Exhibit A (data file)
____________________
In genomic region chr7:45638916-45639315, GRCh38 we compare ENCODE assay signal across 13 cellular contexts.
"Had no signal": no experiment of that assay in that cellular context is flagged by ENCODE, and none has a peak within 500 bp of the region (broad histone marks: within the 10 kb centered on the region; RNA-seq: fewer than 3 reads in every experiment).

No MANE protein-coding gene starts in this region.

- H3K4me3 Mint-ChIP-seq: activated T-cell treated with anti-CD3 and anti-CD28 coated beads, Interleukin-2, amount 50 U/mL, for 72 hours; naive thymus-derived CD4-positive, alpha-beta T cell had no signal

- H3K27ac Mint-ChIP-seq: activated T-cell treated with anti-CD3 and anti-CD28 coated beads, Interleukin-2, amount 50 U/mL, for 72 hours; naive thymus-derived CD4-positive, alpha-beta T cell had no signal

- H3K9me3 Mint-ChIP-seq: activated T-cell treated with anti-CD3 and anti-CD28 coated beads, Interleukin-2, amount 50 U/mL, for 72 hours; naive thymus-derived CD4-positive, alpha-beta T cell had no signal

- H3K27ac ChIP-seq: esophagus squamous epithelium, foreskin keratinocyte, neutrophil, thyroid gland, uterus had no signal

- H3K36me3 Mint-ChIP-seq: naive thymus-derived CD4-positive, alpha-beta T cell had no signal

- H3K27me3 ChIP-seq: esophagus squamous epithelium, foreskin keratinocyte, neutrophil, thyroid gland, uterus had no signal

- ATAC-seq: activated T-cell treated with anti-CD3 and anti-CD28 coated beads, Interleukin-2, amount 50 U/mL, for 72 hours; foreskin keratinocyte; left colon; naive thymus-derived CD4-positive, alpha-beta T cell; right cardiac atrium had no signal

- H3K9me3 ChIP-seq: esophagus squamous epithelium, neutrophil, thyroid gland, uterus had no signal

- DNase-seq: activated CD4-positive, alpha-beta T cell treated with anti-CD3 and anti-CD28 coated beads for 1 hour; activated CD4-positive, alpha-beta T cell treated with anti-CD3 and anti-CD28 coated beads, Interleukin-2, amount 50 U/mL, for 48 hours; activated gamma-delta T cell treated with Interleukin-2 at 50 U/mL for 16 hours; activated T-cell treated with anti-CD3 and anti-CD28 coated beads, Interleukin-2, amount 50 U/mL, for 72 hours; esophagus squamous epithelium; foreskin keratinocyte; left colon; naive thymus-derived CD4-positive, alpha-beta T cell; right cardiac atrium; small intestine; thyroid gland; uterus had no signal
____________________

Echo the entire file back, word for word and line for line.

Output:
In genomic region chr7:45638916-45639315, GRCh38 we compare ENCODE assay signal across 13 cellular contexts.
"Had no signal": no experiment of that assay in that cellular context is flagged by ENCODE, and none has a peak within 500 bp of the region (broad histone marks: within the 10 kb centered on the region; RNA-seq: fewer than 3 reads in every experiment).

No MANE protein-coding gene starts in this region.

- H3K4me3 Mint-ChIP-seq: activated T-cell treated with anti-CD3 and anti-CD28 coated beads, Interleukin-2, amount 50 U/mL, for 72 hours; naive thymus-derived CD4-positive, alpha-beta T cell had no signal

- H3K27ac Mint-ChIP-seq: activated T-cell treated with anti-CD3 and anti-CD28 coated beads, Interleukin-2, amount 50 U/mL, for 72 hours; naive thymus-derived CD4-positive, alpha-beta T cell had no signal

- H3K9me3 Mint-ChIP-seq: activated T-cell treated with anti-CD3 and anti-CD28 coated beads, Interleukin-2, amount 50 U/mL, for 72 hours; naive thymus-derived CD4-positive, alpha-beta T cell had no signal

- H3K27ac ChIP-seq: esophagus squamous epithelium, foreskin keratinocyte, neutrophil, thyroid gland, uterus had no signal

- H3K36me3 Mint-ChIP-seq: naive thymus-derived CD4-positive, alpha-beta T cell had no signal

- H3K27me3 ChIP-seq: esophagus squamous epithelium, foreskin keratinocyte, neutrophil, thyroid gland, uterus had no signal

- ATAC-seq: activated T-cell treated with anti-CD3 and anti-CD28 coated beads, Interleukin-2, amount 50 U/mL, for 72 hours; foreskin keratinocyte; left colon; naive thymus-derived CD4-positive, alpha-beta T cell; right cardiac atrium had no signal

- H3K9me3 ChIP-seq: esophagus squamous epithelium, neutrophil, thyroid gland, uterus had no signal

- DNase-seq: activated CD4-positive, alpha-beta T cell treated with anti-CD3 and anti-CD28 coated beads for 1 hour; activated CD4-positive, alpha-beta T cell treated with anti-CD3 and anti-CD28 coated beads, Interleukin-2, amount 50 U/mL, for 48 hours; activated gamma-delta T cell treated with Interleukin-2 at 50 U/mL for 16 hours; activated T-cell treated with anti-CD3 and anti-CD28 coated beads, Interleukin-2, amount 50 U/mL, for 72 hours; esophagus squamous epithelium; foreskin keratinocyte; left colon; naive thymus-derived CD4-positive, alpha-beta T cell; right cardiac atrium; small intestine; thyroid gland; uterus had no signal